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Jeffrey King, empowering his own community

“We came out of the dying and found ourselves living,”

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Jeffrey King (Photo by Troy Masters)

August 1997. To the ineffable exhilaration of LGBT America, the combination drug cocktail was working and the dying and devastation of HIV/AIDS was subsiding. As Black Gay Pride hung in the air, Jeffrey King stopped, realizing that AIDS wasn’t over, even if the epidemic wasn’t unmercifully snatching lives every moment.

“We came out of the dying and found ourselves living,” King says. “But how do we move forward? And what are we doing with our lives in the meantime?”

King brought together an informal collective of black gay men to wrestle with the dilemma. They realized they could not wait or expect to rely on someone else to save them—they had to act on their own behalf. And they had to broaden the focus beyond HIV/AIDS to the health and wellness of black gay/bi/same-gender-loving men, many of whom bore scars from the homophobia within the black community while also not being fully embraced by the LGBT community.

The homophobia, bigotry, racism and elitism “was a lot more overt then than it is now,” says King. “So In The Meantime started as a center or space where black men didn’t have to be invited to the table. We set the table.”

King’s circle of gay/bi men included doctors and people with legal backgrounds who began grappling with how the organization should progress. By 1999, In The Meantime Men (ITMTM) had non-profit status, which they used to secure funding for leased office space, staff, and program development targeted to their own community in South Los Angeles. Over the past 20 years, some of those programs have served as models for similar programs nationwide.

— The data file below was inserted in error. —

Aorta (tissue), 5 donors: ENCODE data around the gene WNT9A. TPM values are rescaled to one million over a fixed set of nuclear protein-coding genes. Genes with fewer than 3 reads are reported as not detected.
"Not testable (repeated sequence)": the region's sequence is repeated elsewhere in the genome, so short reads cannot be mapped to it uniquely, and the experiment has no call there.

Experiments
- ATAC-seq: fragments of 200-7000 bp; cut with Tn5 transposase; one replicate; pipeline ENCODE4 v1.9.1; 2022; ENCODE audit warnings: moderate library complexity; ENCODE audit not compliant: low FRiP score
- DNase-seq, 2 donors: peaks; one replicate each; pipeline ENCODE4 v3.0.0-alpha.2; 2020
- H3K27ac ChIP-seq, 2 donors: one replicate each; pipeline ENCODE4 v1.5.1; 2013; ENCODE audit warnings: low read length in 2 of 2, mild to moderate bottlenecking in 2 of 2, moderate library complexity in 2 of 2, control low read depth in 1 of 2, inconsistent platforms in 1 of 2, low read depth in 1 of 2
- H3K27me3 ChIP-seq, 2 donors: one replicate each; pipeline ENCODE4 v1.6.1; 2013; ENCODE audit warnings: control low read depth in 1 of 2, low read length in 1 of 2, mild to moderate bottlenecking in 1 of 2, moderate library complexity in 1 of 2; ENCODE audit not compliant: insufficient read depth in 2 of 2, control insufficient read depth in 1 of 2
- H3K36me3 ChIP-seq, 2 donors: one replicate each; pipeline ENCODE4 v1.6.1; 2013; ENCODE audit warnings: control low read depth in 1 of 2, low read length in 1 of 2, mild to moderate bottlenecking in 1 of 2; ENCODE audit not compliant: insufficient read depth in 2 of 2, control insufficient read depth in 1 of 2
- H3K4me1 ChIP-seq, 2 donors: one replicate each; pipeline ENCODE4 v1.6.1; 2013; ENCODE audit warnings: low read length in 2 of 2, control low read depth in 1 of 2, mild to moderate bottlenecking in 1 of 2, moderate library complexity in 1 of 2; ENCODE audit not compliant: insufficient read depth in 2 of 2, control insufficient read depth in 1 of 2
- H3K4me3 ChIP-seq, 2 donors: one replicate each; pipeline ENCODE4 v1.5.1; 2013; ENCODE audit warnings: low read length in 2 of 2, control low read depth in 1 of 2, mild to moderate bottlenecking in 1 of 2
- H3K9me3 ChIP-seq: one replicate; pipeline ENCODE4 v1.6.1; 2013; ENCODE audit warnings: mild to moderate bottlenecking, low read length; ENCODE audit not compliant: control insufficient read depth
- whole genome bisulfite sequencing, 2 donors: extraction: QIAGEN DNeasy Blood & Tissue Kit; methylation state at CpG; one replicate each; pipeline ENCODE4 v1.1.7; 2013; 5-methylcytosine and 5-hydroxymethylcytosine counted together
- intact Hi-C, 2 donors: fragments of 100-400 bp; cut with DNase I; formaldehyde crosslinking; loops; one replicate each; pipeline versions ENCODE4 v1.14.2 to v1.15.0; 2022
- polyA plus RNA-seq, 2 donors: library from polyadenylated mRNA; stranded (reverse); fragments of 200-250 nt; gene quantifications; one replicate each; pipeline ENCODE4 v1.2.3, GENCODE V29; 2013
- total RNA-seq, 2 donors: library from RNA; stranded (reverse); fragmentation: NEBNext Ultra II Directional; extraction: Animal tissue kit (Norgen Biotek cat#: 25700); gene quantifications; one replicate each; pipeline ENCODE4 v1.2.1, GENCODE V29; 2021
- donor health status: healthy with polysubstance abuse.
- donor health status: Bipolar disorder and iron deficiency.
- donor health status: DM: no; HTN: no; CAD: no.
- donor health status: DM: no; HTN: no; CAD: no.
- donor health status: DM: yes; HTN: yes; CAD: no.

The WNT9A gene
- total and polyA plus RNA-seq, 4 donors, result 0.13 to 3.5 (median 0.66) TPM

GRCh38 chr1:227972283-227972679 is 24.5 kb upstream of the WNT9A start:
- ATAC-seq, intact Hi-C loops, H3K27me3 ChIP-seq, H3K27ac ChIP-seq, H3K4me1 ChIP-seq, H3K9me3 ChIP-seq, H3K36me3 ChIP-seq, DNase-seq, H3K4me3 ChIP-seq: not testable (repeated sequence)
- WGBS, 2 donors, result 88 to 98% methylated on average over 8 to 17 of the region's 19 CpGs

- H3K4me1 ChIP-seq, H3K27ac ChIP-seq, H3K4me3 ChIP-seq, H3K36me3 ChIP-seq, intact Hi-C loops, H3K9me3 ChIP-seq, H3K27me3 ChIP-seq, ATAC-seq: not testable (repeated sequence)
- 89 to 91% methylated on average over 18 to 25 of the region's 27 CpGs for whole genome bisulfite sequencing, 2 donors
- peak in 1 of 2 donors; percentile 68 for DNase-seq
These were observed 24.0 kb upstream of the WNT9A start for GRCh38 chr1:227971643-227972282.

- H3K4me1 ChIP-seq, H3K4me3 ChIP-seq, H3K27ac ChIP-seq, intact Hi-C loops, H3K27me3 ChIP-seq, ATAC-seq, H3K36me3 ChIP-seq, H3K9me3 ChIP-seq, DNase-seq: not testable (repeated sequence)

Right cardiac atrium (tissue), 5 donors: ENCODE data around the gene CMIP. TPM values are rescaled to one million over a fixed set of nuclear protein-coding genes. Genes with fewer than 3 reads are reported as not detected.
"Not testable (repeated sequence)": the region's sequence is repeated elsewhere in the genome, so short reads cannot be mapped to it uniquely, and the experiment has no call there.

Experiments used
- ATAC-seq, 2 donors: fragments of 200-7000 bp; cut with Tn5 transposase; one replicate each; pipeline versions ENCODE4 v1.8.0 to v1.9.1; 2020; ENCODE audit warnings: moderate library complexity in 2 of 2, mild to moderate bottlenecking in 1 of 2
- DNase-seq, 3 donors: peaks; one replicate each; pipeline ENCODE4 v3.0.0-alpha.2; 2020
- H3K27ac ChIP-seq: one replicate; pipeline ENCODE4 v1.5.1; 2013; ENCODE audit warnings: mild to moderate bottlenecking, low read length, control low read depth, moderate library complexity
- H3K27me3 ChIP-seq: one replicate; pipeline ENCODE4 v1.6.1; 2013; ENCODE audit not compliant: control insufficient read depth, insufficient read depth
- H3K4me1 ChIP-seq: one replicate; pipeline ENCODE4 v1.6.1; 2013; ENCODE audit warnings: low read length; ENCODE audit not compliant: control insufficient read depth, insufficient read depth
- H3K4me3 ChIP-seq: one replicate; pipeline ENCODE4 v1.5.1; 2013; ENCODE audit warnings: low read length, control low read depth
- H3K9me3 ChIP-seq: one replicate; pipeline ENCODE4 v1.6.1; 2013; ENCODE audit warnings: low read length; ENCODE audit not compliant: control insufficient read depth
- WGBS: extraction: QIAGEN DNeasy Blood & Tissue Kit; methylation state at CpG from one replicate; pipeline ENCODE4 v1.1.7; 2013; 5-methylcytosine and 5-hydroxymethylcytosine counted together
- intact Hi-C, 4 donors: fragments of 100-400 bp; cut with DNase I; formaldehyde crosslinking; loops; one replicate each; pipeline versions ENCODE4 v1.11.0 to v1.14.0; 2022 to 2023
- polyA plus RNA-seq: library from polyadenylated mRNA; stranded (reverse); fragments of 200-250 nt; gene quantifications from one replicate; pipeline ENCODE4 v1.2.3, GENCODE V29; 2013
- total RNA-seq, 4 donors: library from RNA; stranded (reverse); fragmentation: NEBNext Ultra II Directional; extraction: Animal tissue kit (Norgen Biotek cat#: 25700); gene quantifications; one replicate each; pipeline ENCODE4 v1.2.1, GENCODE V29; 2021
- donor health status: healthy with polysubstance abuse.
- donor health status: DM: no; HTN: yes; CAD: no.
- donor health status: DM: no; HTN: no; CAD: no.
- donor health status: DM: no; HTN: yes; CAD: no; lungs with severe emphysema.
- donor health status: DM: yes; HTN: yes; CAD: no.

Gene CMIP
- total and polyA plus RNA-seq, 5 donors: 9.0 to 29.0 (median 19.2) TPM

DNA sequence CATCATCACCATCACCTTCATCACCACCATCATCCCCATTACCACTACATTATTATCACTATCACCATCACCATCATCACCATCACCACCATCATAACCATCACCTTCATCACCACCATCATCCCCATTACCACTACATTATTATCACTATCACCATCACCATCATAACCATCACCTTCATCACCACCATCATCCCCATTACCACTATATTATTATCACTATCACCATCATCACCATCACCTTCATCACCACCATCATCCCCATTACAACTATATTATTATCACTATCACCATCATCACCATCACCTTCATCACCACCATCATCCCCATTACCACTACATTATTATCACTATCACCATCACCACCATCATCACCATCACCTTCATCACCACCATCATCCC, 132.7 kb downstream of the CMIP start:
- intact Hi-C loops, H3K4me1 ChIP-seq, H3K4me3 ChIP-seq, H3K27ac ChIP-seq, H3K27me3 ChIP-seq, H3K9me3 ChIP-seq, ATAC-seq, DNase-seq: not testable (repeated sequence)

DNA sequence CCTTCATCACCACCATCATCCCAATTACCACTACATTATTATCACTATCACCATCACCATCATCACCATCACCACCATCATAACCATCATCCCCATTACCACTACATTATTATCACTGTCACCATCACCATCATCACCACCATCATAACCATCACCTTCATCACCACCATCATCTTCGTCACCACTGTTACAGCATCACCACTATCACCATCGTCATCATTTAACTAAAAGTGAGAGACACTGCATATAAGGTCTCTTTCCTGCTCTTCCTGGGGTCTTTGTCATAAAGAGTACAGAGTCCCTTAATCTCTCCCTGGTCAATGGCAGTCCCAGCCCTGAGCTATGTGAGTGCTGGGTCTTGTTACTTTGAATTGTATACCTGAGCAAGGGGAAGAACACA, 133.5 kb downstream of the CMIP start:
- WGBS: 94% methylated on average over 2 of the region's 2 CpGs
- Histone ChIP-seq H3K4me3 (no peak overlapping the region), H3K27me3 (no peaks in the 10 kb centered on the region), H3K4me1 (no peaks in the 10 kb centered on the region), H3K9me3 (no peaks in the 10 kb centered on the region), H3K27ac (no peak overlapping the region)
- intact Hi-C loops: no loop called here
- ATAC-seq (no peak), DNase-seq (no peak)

“We were very intentional in remaining a grassroots organization. We never had any desire to emulate or mirror other organizations,” says King, enabling them to create links to other services without duplication and design and develop programs specifically tailored for black men by black men.

At a Memorial Day 2017 cover shoot for The Los Angeles Blade’s Pride edition. Peter Cruz, Jeffrey King, Alexie Romanoff, Brian Pendleton, Jenny Pizer, Hazel Jade Prejean. (Photo by Jon Visoctt)

“I have always believed that the community has the answer to our problems,” King says. “The arrogance and dismissiveness” of some in the public healthcare system “omits the voice of the people.”

King is grateful for critical funding from sources such as AIDS Healthcare Foundation that helped the organization purchase a mobile HIV testing unit that goes where the gay/bi black men are and create unique outreach messages.

“AHF’s support allowed us to do a lot of programs and interventions and testing in a way that could reach men who are resistant to testing,” King says. “Funding from AHF, Macy’s Passport and the Weingart Foundation allowed us to develop programs and grassroots community mobilization efforts that the government would not fund us for. Having that support is of great importance in our community.”

ITMTM is participating in the #ResistMarch and is hosting two upcoming events: June 24, Pre-Pride Celebration at the Redline; August 27: celebrating its 20th anniversary as “We Are Family” with reception and awards. See Jeffrey King on Facebook for more.

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Pride Special